Bringing the Talent to you

Lucca OPERA festival, Montecarlo
I Concerti degli Angeli Custodi

The teatro dei Rassicurati in Montecarlo, Lucca is the chosen venue for a youthful production of Mozart’s Don Giovanni on 22 & 23 June, performed under the expert baton of conductor, Jonathan Brandini. This will be the second of the trilogy of Mozart/Da Ponte operas, the first being The Marriage of Figaro, performed in June, and the last, Cosi Fan Tutte, which will be performed in August. The exterior of the tiny Montecarlo theatre is almost indistinguishable from the other buildings in the row, and very different from the grand Puccini open - air theatre set in Torre del Lago, but after undergoing various restorations, the interior provides the perfect setting for Mozart.

These opera performances are being organized by
the cultural association LuccaOPERAfestival, an exciting venture founded in January 2013 with the aim of promoting and popularizing musical culture in and around Lucca.

Mattia is also the artistic director of I Concerti degli Angeli Custodi which he founded in May, 2012 and which produces a wonderful selection of vocal, sacred, chamber and contemporary music. The concerts are so called because they are performed in the Oratorio degli Angeli Custodi, another small venue, but this time in Lucca itself.

The president and artistic director is the young baritone, Mattia Campetti, a local boy who was born in Lucca and studied at the university of Pisa and the School of Opera and theatre in Bologna. The association’s far-reaching enterprise is already gathering momentum, and its aims include the provision of education training opportunities, a welcome and necessary addition, especially for young people.

Pianist, Fabio Menchetti warming up in the Oratorio

The summer season of concerts and other events being now in full swing here in Tuscany, we were not surprised when walking down Via Santa Croce in Lucca on Saturday, (after a day spent enjoying the sun and sea air) to hear the faint but very recognisable sounds of a Mozart opera being rehearsed nearby. Curious, we wondered down the narrow via dell’ Angelo Custodi and stood listening for a while, and then walked on a little further until we heard more musicians, this time, instrumentalists warming up.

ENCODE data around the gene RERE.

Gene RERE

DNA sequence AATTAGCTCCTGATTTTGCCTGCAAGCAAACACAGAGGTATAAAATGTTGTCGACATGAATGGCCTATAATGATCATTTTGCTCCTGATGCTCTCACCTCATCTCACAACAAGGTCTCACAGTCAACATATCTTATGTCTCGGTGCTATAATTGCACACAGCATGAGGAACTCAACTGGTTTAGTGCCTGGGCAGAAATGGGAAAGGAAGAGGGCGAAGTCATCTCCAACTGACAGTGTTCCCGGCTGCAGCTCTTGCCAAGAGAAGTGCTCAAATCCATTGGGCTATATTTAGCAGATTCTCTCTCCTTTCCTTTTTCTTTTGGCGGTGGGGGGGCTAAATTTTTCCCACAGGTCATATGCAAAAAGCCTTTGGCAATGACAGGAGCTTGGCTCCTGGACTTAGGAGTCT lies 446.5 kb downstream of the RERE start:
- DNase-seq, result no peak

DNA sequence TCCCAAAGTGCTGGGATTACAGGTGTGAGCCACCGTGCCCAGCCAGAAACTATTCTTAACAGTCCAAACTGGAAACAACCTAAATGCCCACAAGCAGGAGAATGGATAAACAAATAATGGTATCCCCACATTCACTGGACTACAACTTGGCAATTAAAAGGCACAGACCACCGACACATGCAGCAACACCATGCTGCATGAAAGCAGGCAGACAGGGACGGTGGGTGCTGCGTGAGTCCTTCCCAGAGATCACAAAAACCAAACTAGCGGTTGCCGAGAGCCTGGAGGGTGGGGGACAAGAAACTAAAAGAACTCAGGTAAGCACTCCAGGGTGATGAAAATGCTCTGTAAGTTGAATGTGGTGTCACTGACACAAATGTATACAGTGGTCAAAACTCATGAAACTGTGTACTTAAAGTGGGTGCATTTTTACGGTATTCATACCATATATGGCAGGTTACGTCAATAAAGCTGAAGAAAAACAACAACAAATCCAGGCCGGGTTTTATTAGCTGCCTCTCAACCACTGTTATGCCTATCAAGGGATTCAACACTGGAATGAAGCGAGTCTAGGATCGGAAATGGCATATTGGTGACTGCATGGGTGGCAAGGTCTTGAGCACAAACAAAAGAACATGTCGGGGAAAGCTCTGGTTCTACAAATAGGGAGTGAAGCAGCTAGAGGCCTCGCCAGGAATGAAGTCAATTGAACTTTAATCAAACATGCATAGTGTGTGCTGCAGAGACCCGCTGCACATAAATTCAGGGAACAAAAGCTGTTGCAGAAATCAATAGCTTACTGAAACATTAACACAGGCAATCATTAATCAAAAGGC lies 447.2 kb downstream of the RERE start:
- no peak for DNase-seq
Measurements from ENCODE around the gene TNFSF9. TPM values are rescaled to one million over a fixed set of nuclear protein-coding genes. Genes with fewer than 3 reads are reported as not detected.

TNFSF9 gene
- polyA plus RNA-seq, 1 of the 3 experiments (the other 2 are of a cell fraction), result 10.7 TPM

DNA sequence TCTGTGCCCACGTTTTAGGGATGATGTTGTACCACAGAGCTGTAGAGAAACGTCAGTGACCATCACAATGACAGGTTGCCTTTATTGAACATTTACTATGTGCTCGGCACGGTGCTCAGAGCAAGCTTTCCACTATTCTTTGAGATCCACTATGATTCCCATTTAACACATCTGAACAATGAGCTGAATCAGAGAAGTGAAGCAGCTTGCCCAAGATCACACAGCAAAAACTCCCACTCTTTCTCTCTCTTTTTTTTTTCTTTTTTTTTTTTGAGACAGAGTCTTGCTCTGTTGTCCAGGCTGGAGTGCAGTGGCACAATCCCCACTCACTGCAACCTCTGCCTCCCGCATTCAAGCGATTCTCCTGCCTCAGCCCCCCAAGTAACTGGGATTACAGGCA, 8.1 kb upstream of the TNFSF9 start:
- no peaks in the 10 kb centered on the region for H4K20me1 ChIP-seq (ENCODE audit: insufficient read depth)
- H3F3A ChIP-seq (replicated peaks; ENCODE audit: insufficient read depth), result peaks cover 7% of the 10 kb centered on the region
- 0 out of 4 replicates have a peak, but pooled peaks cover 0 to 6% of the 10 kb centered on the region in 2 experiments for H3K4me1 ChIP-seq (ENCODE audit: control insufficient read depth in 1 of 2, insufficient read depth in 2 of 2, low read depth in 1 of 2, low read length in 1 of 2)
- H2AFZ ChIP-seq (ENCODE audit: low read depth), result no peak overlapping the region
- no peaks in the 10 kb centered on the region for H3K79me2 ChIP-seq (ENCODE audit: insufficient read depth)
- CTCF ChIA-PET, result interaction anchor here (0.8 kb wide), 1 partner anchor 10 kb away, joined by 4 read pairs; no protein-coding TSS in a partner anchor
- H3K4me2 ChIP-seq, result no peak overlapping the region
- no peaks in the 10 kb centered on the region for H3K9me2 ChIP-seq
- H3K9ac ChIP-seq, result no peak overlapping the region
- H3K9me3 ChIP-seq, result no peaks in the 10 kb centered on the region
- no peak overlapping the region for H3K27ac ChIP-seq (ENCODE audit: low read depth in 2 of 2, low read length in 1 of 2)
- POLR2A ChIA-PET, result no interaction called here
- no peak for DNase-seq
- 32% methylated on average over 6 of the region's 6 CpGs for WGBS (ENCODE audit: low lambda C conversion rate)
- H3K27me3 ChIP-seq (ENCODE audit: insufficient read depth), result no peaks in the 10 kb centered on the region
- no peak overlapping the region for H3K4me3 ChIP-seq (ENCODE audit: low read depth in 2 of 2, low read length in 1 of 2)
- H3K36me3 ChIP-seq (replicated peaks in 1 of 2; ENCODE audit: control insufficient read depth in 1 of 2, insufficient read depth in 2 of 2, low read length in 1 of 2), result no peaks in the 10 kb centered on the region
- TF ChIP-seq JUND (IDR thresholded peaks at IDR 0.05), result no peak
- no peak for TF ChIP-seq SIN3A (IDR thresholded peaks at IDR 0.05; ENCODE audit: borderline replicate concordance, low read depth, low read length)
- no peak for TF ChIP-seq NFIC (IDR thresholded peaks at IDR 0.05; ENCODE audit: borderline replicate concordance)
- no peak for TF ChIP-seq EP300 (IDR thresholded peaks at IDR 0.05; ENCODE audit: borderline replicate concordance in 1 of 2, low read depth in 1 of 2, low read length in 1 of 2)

Sure enough, outside a rather unassuming building, which was in fact the Oratorio degli Angeli Custodi, there were posters on display advertising a concert given by the Einstein Piano Trio. After listening to the young pianist’s warm-up we decided that this was a concert not to be missed, and we weren’t disappointed!

We were met and welcomed in the small entrance area by the very talented Mattia Campetti, who spoke enthusiastically in both Italian and English and explained that he had discovered the beautiful oratory when he first sang there as a student. Most concert venues in Tuscany are quite stunning, and this is no exception.

It was built in 1638 by the architect Vincenzo Paoli, and has a single nave with a barrel vault. The frescos and stucco - work, including baroque paintings by such artists as Girolamo Scaglia and Pier Filippo Mannucci that line the walls, all have a theme connected to the worship of angels. The frescoes in the presbytery are by Giovanni Domenico Lombardi.